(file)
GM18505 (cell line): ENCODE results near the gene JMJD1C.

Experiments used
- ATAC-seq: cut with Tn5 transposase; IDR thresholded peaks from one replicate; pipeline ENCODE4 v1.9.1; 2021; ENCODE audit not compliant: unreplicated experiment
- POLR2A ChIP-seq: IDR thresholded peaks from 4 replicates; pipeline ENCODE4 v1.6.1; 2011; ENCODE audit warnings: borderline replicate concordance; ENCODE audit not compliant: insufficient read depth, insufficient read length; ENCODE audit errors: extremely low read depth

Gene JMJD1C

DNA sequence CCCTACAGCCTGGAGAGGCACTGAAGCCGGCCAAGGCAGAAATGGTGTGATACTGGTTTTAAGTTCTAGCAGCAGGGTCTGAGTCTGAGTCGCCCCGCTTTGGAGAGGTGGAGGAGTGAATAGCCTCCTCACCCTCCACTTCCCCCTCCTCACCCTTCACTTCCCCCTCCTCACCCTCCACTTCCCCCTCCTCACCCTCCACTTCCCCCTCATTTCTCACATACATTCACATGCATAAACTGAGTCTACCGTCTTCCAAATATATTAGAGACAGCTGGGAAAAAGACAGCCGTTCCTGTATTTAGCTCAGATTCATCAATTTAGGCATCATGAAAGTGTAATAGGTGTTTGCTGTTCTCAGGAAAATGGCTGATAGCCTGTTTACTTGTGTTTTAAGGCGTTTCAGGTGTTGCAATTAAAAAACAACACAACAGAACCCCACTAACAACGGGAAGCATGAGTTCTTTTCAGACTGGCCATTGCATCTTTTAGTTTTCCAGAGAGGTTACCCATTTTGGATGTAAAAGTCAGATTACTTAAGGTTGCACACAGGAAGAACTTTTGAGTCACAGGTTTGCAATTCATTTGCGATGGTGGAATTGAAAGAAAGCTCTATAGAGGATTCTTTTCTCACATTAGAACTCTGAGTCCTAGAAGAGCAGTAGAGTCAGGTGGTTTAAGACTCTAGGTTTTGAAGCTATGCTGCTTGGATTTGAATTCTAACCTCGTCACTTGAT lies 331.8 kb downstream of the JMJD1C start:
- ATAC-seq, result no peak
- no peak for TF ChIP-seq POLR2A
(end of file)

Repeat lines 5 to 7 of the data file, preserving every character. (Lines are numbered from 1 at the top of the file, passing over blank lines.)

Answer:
Gene JMJD1C

DNA sequence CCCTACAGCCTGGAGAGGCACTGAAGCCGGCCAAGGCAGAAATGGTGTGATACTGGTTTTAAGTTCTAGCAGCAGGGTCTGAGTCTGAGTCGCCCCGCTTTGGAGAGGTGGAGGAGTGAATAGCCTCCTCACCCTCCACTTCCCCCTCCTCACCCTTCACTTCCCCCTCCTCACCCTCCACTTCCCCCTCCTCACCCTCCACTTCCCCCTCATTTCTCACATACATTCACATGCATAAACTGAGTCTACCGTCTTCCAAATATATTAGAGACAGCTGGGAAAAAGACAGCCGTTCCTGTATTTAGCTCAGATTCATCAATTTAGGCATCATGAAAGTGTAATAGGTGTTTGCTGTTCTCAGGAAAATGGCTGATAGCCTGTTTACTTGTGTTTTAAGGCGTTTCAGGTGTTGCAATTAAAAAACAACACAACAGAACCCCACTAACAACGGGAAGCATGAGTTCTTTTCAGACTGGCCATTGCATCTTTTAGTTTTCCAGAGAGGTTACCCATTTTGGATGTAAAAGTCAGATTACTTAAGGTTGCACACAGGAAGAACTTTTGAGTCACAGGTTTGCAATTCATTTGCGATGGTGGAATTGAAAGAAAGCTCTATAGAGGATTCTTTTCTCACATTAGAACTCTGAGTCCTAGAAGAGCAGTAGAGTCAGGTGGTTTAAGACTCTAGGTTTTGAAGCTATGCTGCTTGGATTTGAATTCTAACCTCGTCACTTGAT lies 331.8 kb downstream of the JMJD1C start:
- ATAC-seq, result no peak